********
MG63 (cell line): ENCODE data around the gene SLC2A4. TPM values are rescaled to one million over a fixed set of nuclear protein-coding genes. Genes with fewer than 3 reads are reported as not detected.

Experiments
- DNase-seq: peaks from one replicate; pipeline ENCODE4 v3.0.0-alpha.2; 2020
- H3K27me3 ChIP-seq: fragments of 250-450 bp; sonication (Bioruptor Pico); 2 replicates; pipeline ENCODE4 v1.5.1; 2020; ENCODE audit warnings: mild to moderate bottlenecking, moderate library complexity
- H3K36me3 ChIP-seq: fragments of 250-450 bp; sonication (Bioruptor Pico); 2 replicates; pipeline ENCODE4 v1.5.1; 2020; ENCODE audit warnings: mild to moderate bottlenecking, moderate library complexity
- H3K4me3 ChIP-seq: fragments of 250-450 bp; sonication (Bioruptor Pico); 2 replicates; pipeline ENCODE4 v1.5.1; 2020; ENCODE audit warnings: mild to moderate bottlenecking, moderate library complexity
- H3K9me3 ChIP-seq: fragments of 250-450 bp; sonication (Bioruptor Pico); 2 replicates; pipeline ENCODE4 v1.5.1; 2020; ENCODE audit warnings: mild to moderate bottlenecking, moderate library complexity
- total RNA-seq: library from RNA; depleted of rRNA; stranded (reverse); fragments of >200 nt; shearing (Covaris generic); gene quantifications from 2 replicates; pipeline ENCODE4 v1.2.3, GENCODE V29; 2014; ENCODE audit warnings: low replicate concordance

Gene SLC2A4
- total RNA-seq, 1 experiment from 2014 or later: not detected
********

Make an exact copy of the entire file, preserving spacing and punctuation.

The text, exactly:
MG63 (cell line): ENCODE data around the gene SLC2A4. TPM values are rescaled to one million over a fixed set of nuclear protein-coding genes. Genes with fewer than 3 reads are reported as not detected.

Experiments
- DNase-seq: peaks from one replicate; pipeline ENCODE4 v3.0.0-alpha.2; 2020
- H3K27me3 ChIP-seq: fragments of 250-450 bp; sonication (Bioruptor Pico); 2 replicates; pipeline ENCODE4 v1.5.1; 2020; ENCODE audit warnings: mild to moderate bottlenecking, moderate library complexity
- H3K36me3 ChIP-seq: fragments of 250-450 bp; sonication (Bioruptor Pico); 2 replicates; pipeline ENCODE4 v1.5.1; 2020; ENCODE audit warnings: mild to moderate bottlenecking, moderate library complexity
- H3K4me3 ChIP-seq: fragments of 250-450 bp; sonication (Bioruptor Pico); 2 replicates; pipeline ENCODE4 v1.5.1; 2020; ENCODE audit warnings: mild to moderate bottlenecking, moderate library complexity
- H3K9me3 ChIP-seq: fragments of 250-450 bp; sonication (Bioruptor Pico); 2 replicates; pipeline ENCODE4 v1.5.1; 2020; ENCODE audit warnings: mild to moderate bottlenecking, moderate library complexity
- total RNA-seq: library from RNA; depleted of rRNA; stranded (reverse); fragments of >200 nt; shearing (Covaris generic); gene quantifications from 2 replicates; pipeline ENCODE4 v1.2.3, GENCODE V29; 2014; ENCODE audit warnings: low replicate concordance

Gene SLC2A4
- total RNA-seq, 1 experiment from 2014 or later: not detected